Given how unhappy Mongolians are with their current government, which they consider inept and corrupt, it would seem that there would be more excitement surrounding the country’s parliamentary elections on June 29. After all, there are 11 competing parties to choose from. But according to a poll conducted by the Sant Maral Foundation, Mongolia’s major polling organization, respondents expressed little confidence in any of them. Barely 14 percent said they would support the Mongolian People’s Party, the leading opposition party, and only 11 percent backed the ruling Democratic Party. Meanwhile, over one-third reported that they did not trust any of the parties to properly lead the country, and 77 percent stated that none of the parties accurately represented public opinion. Part of the problem is that Mongolia is in the middle of a steep recession due, in large part, to China’s declining demand for Mongolian minerals, and none of the political parties seems to know what to do about the economic downturn.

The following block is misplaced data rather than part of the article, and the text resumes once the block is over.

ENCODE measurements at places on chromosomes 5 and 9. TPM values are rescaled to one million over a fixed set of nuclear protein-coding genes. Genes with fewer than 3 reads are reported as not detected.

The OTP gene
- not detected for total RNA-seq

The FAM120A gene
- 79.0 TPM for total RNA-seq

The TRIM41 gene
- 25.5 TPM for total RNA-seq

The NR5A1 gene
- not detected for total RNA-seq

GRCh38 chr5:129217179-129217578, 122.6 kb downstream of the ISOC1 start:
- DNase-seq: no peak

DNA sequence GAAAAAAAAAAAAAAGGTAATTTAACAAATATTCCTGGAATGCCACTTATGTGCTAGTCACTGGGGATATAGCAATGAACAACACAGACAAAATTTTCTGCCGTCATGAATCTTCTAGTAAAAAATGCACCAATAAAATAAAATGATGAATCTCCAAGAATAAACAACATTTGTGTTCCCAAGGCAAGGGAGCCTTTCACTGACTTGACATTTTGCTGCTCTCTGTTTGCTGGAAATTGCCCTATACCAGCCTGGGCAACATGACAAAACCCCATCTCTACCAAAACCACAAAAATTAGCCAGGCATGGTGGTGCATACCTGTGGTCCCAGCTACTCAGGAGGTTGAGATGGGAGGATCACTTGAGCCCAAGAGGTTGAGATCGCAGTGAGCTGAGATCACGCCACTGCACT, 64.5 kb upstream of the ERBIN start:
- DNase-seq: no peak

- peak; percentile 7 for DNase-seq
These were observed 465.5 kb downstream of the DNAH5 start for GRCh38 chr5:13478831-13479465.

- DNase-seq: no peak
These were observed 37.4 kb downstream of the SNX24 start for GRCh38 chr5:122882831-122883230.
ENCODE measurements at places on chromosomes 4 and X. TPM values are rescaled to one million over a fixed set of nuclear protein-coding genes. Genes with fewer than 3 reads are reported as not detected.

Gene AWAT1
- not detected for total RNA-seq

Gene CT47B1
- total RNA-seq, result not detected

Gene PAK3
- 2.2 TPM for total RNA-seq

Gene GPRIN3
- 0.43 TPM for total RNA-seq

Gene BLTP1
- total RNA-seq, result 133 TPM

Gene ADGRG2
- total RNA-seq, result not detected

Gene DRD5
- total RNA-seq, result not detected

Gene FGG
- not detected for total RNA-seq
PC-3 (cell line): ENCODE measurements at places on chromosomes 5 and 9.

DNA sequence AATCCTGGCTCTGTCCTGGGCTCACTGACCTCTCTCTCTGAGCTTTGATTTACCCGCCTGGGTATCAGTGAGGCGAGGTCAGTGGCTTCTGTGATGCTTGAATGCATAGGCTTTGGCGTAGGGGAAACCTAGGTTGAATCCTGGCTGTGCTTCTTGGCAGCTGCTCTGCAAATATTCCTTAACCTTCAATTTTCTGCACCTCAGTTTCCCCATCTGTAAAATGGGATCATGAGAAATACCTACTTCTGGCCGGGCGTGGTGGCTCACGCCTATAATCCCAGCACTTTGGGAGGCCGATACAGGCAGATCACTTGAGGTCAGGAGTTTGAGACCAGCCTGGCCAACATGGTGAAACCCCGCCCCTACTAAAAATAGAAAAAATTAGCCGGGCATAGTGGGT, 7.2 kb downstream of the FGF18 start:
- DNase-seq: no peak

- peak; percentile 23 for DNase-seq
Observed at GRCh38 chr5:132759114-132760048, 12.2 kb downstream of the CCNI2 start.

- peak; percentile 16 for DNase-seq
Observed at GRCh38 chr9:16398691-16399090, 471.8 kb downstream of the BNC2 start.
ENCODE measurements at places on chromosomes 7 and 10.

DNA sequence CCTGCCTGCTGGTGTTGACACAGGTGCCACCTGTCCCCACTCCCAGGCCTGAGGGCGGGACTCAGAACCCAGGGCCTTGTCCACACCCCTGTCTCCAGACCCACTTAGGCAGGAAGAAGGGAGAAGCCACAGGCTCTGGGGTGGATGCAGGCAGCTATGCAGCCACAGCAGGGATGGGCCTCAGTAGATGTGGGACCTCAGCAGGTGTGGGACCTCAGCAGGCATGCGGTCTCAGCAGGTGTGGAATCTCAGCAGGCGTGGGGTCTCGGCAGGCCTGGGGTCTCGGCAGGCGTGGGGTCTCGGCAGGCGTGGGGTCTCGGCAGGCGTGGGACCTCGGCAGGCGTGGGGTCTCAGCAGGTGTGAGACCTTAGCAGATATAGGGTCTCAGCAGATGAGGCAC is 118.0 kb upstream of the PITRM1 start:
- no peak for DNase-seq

Foreign advisers and visiting dignitaries often tout Mongolia as a democracy. But the country is less a successful transition story and more a lesson in the failure of Western economic policies. The story begins with the collapse of Mongolian communism in 1990s, after which the country continued to regard Russia more highly than the United States. This was due to a certain nostalgia about better conditions during the Soviet era. According to Sant Maral, roughly 61 percent of Mongolians still believe the country should make Russia its primary economic and diplomatic partner, while only seven percent think the United States should take that role. The United States is, in any event, too far away to play as much of a role as Mongolia’s two close neighbors, Russia and China.
Much of the disenchantment stems from the country’s tumultuous transition to democracy. In the early 1990s, after the fall of the Soviet Union, which had been Mongolia’s most important trade partner, investor, and adviser, Ulan Bator sought help in shock therapy,” a popular course at the time, which involved immediate privatization, minimizing the government, prohibiting subsidies, balancing the budget, and liberalizing prices and trade, alongside cutbacks on social, educational, and medical expenditures. Many “shock therapy” advocates, including the International Money Fund, have since partly renounced this practice, which was later deemed “shock without therapy.” Although the stringent policies did work for a few post-communist countries, such as Poland and the Czech Republic, for Mongolia, they were a disaster.
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